In a land united by wonderful dairy products, cheesemaker Willi Schmid represents the new school of Swiss cheese. Schmid is a true innovator and creates over two dozen cheeses that most wouldn't associate with the grand mountain cheeses of Switzerland. Though making cheese is a relatively new venture for Schmid, his creations have already been recognized as some of the very best in all of Switzerland. Swiss affineur (professional cheese ager) Rolf Beeler said of Schmid, "No other cheesemaker in our country is as talented, as curious and as innovative as Willi".
He creates cheese on a tiny scale in his small creamery in Lichtensteig, about an hour east of Zurich. Each day he personally collects goat, cow, sheep, or water buffalo's milk from his farmers. He only decides what cheese to make after tasting the milk. This is practically unheard of, as most cheesemakers adhere to a rigid cheesemaking schedule and market demands. Not Willi. His artistic nature, the milk characteristics, and the seasons determine which cheese is made. Schmid fervently defends the tradition of using pure, raw milk as he (and most cheesemakers) believe the best cheese is made with unadulterated, raw milk. It is a fundamental notion that flavors of the land shine through if milk is absolutely pure and made into cheese very soon after the animals are milked.
Among his many cheeses is Millstone, a large cheese made into a shape of a wheel (or a millstone), with a hole in the middle. Made from raw Jersey cow's milk, the yellowish paste is semi soft in texture and riddled with many, small "mechanical" holes. The gray rind grows naturally during the cheese's six to ten week ripening period in Schmid's aging rooms. The aroma of the rind is musty but delicate, while the paste has a sweet milky aroma. It does have a cow smell, not to be confused with a farm smell. There are no funky, unclean aromas of a rustic barn. The flavors are clean, rich, and the taste of the pastures that the cows graze on shine through. It also offers a well-balanced acidity which rounds out the cheese.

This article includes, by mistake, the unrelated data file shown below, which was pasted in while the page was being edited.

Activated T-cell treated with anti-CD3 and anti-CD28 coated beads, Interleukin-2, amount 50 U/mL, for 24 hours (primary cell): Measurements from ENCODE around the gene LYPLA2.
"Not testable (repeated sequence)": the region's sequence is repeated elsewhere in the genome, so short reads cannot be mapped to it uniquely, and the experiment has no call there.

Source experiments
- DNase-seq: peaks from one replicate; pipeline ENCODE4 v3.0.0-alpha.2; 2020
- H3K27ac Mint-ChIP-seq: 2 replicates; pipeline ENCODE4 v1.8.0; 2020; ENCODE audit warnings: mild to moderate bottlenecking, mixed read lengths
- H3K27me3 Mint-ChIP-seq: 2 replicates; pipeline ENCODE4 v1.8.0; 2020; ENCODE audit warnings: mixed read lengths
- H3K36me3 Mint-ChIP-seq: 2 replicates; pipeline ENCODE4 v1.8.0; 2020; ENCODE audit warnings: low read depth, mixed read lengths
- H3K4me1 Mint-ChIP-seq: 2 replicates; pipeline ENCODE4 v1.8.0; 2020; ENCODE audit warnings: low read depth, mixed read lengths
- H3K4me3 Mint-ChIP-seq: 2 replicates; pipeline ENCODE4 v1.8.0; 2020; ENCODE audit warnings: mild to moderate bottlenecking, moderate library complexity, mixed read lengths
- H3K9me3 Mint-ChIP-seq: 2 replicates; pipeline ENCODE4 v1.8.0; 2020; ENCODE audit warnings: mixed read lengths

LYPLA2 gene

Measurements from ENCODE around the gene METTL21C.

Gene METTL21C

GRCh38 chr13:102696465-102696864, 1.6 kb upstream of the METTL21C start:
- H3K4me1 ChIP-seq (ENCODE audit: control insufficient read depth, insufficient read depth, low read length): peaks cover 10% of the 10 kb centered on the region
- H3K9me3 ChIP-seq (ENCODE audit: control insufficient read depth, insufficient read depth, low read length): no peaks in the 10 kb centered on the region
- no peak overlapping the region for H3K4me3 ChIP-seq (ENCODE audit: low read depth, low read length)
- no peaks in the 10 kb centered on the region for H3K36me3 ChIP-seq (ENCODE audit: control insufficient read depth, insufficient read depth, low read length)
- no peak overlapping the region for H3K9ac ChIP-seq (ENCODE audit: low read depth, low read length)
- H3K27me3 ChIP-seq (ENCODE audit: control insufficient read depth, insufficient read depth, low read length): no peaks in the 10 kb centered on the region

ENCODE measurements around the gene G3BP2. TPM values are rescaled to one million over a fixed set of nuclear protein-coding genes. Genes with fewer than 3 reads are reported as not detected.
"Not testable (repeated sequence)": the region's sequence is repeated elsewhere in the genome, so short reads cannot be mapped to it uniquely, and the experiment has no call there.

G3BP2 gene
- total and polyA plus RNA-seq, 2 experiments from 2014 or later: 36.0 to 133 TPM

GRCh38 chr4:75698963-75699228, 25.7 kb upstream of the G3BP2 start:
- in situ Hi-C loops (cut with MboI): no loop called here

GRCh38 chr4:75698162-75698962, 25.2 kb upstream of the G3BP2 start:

Millstone differs from the typical Alpine cheeses that Arrowine sells. It is relatively young and does not offer the very deep, complex nutty flavors of say, Hoch Ybrig or Gruyere. This can be a welcome change, as Millstone can be eaten casually everyday on it's own and in cooking.
Though we have developed a strong relationship with Willi Schmid and Caroline Hostettler, the fantastic importer who discovered Willi, we have found it difficult to keep a steady supply of his cheese in stock. Around the world, demand for his creations is huge. Schmid only releases his cheese when he deems them perfect, which we all respect, but sometimes the timing is not in our favor. Be sure to ask the mongers at Arrowine if we have any of his cheeses, they are all beautiful and deserve your attention. At this time, we have about half a wheel left of Millstone. Stop in soon for a taste, this exceptional cheese won't last long.
~Katie Carter, cheesemonger